German Motorcycles

Motorcycles Built in Germany (G)

Motorräder Hergestellt in Deutschland: Notes on some of the rarer German marques

This page lists brand names beginning with the letter "G" for which limited historical information is currently available.
For a more complete listing visit the German Index.


G. Adolf Rempp Motorradbau of Münster am Neckar, Stuttgart, built motorcycles using 499cc ohv engines designed by Rempp and built in-house
Sources: Tragatsch p142, wikipedia.nl, wirtemberg.de

1920s Three-wheeler
Built in Berlin-Dahlem in 1921 by Fritz Gary and Edmund Sielof, the machine was powered by a 350cc V-twin engine with a 3-speed gearbox driving the rear wheels by chain, this three-wheeled tandem two-seater may have influenced the design of the Mauser Einspurauto.
Sources: wikipedia.de, et al.

Lightweight motorcycles with 148ccc two-stroke engines built in-house.
Sources: Tragatsch p144

Lightweight motorcycles with 175cc engines from DKW.
Sources: Tragatsch p144

Ge Ma Hi AG Marquard & Hillmann Magdeburg Motorradbau
The firm built motorcycles with conventional tubular frames and also large diameter tubes with integral fuel tanks. Late model machines had a pressed metal chassis similar to the Mars. Engines included 131cc Esbe, 149cc Bekamao, 149cc Grade, and DKW 147cc and 175cc two-strokes.
Sources: Tragatsch p144, motorrad-oldtimer-photo-archiv.de

Built lightweights with 147cc Grade engines and DKW two-strokes.
Source: Tragatsch p144


Built small quantities of motorcycles powered by 198cc SV and 175cc two-stroke DKW engines.
Sources: Tragatsch p145

Used a 2.5ps four-stroke engine, 3-speed gearbox with kickstarter, clutch and idle. Tax and license-free. Possibly manufactured by A. Witzschel & Co. of Leipzig.
NB. The brand is given elsewhere as Gloria-Rekord, but contemporary advertising clearly named it Gloria-Record.
Source: motor-hist-foto.de, et al. (NIT)

Manufactured by Oberursel AG and then by Horex-Columbus. 1921-1924
Designed by Fritz Kleeman, son of the owner Freidrich, their first product was an auxiliary bicycle engine of 63cc which was in direct competition with the AMI, who took them to court and lost.
In 1923 Fritz crated a 250cc OHV engine and renamed the company to Horex-Fahrzeugbau AG, marketing the new machines as Horex.
Source: GTU Oldtimerservice, oldbike.eu, Tragatsch p148.

Manufactured by Johann Goetz of Villingen, 1925-1937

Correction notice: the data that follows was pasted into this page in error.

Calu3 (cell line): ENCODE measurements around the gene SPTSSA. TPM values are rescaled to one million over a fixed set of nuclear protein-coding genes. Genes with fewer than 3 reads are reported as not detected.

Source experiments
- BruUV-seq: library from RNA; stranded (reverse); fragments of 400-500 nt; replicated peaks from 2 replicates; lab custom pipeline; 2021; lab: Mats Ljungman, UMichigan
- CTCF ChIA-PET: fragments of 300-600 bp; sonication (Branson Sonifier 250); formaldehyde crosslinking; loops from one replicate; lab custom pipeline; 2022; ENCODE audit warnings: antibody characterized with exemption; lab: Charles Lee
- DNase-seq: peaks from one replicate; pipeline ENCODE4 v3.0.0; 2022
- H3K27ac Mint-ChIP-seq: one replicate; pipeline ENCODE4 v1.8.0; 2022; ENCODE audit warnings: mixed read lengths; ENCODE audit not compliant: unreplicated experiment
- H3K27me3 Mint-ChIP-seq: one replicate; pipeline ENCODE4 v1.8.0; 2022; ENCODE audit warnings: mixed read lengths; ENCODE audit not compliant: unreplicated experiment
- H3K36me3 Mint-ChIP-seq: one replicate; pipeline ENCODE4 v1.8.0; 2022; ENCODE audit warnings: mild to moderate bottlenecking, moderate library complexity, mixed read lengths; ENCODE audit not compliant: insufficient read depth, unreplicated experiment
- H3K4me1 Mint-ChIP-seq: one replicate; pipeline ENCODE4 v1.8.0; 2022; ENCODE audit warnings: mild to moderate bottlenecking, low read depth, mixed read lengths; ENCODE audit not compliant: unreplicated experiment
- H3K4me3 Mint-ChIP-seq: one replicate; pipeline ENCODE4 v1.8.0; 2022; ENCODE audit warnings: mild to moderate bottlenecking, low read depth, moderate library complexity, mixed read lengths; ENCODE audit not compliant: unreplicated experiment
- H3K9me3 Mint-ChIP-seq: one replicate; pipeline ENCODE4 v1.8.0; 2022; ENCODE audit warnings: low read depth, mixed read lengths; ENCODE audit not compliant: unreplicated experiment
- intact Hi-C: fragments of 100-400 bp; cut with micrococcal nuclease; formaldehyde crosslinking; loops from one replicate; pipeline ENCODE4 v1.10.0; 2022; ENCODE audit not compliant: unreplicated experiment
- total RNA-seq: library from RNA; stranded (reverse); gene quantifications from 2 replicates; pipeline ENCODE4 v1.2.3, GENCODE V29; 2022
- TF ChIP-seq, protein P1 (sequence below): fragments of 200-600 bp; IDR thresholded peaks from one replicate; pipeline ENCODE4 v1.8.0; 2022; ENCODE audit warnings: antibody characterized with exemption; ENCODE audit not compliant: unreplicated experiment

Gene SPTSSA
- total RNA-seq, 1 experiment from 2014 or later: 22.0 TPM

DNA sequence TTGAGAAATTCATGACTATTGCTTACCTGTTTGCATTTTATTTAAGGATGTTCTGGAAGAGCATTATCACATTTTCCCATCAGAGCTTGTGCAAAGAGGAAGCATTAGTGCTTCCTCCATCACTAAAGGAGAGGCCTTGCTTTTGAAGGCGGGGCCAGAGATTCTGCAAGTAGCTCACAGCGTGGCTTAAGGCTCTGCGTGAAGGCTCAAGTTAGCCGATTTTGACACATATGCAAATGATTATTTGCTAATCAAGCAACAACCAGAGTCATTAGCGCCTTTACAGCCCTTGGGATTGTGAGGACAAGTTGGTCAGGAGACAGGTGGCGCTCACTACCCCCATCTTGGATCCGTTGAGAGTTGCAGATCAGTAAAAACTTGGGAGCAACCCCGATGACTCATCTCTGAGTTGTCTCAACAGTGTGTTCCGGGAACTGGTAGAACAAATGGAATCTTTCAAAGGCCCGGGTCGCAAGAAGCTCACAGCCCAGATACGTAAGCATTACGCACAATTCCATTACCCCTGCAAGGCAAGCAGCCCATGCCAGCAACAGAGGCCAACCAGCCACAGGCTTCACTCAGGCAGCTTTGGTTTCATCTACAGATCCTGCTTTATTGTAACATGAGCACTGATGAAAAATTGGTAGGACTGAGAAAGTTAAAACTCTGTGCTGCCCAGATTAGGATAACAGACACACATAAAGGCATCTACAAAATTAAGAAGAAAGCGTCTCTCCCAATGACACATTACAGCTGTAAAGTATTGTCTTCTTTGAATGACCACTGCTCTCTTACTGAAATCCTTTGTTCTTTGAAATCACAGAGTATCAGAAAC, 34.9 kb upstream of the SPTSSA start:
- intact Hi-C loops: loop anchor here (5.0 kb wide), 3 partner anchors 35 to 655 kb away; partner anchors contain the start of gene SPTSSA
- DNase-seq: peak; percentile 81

Most models appeared to run 250 and 500cc JAP engines. A late model had an 800cc parallel twin from Columbus.
Source: GTU Oldtimerservice

Manufactured by Zschopauer Motorenwerke, JS Rasmussen AG, Zschopau, Sachsen, and later at an Eichler & Co. factory in Berlin.
Ernst Eichler used a 118cc two-stroke engine to power his tiny Golem Sesselrad (trans: scooterbike).
JS Rasmussen began producing the Golem in 1921 shortly after his return from America, where he was inspired by the Ner-a-car.
Around 500 of these were built, at least one of which was a forecar which seated two passengers.
See also DKW
Source: South-Bohemian MC Museum

Manufactured by Fritz Görke Kleinautobau, of Waldstraße 47 Leipzig.
Built some 10 tricycles between c1918 and the late 1920s. He then joined MONOS GmbH as a design engineer who built more of his machines, and then in 1932 he joinned FRAMO GmbH.
Source: motorräder-aus-leipzig.de

These machines were powered by GN engines.
Sources: Tragatsch p150

Built by Gritzner-Kaiser AG, a sewing machine manufactuer, used Fafnir singles and V-twins. Their first machines, built in 1901, were Gritzner-Kaiser tricycles. After WWII they used Sachs 98cc, 147cc and 175cc engines. Towards the end they marketed the Mars Monza under the Gritzner name.
Sources: Tragatsch p152
See also Gritzner

Built in Berlin 1924-1925, these interesting machines had two-stroke compressor engines of two and three cylinders each of 307cc, making the twins 600cc and the triples 900cc. Flywheel magneto was by Ruppe/Bekamo.

Source: GTU Oldtimerservice

The brothers Richard and Hugo Gruhn each had their own motorcycle firm, both based in Berlin.
1. Richard Gruhn founded his company 1906 and built motorcycles and engines until the early to mid-1930s. Gruhn engines were fitted to ABC GmbH, AMBAG and other motorcycles.
2. Hugo Gruhn produced frames and chassis components for motorcycle manufacturers. He also marketed a lightweight motorcycle kit which included engines from Cambra, Hanfland and Diag engines. He operated from 1920~1927. DKF is listed as using engines and chassis from Gruhn, so it is quite possible that both brothers supplied components for that firm.
N.B. Tragatsch says Richard's machines had "no sporting image". GTU says completely the opposite.
Sources: GTU Oldtimerservice, Tragatsch

There were two distinct marques of this name in the 1920s, Gustav Schulze of Magdeburg (1920-1924) and Georg Schroff of Berlin (1923-1925)
Gustav Schulze built lightweights with two-stroke auxiliary bicycle engines which were also supplied to other manufacturers.
Georg Schroff built motorcycles under the G.S. marque and also under the name Schroff-Record.
Source: GTU Oldtimerservice

Manufactured by Güldner Motorenfabrik & Eisengießerei.
Established in 1903, the company built large capacity sports motorcycles from 1924 to 1926. The firm is well-known for its stationary engines and, post-war, for tractors.
Source: GTU Oldtimerservice

Manufactured by Gustloff-Werke in Suhl, 1934-1941
The factory of the former Simson & Co. produced a 98cc Sachs-powered lightweight, the Gustloff 100, designed by Martin Stolle.
See also BSW Gustloff
Source: GTU Oldtimerservice

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